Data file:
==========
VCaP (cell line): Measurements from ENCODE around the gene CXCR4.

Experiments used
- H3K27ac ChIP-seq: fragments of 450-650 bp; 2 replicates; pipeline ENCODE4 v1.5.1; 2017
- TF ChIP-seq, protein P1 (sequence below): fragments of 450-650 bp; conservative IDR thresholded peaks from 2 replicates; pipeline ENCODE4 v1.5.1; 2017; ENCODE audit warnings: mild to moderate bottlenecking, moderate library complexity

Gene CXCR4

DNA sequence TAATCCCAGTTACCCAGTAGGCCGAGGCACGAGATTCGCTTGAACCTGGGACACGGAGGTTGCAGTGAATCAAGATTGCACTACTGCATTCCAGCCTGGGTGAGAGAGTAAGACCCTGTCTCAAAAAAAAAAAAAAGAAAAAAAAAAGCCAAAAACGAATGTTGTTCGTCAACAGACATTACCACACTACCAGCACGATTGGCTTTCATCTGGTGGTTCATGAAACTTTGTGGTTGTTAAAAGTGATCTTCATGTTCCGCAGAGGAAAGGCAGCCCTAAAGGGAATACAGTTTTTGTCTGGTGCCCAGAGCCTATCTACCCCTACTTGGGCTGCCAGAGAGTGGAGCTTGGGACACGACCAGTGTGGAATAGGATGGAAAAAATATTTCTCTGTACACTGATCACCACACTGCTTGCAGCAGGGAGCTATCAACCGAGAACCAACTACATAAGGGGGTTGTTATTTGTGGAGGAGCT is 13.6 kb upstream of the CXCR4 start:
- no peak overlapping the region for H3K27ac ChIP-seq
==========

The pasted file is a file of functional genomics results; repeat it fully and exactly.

VCaP (cell line): Measurements from ENCODE around the gene CXCR4.

Experiments used
- H3K27ac ChIP-seq: fragments of 450-650 bp; 2 replicates; pipeline ENCODE4 v1.5.1; 2017
- TF ChIP-seq, protein P1 (sequence below): fragments of 450-650 bp; conservative IDR thresholded peaks from 2 replicates; pipeline ENCODE4 v1.5.1; 2017; ENCODE audit warnings: mild to moderate bottlenecking, moderate library complexity

Gene CXCR4

DNA sequence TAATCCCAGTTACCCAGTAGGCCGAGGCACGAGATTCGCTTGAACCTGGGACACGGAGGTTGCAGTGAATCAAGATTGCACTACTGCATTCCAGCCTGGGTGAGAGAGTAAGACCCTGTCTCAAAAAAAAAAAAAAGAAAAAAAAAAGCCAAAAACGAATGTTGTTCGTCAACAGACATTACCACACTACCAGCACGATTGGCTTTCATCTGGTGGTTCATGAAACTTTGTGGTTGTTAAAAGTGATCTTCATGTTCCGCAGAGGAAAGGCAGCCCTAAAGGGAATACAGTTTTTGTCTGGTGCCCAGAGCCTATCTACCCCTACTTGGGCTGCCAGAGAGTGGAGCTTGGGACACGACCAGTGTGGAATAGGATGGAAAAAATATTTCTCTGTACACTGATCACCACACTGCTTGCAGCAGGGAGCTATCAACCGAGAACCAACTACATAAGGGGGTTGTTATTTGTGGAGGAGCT is 13.6 kb upstream of the CXCR4 start:
- no peak overlapping the region for H3K27ac ChIP-seq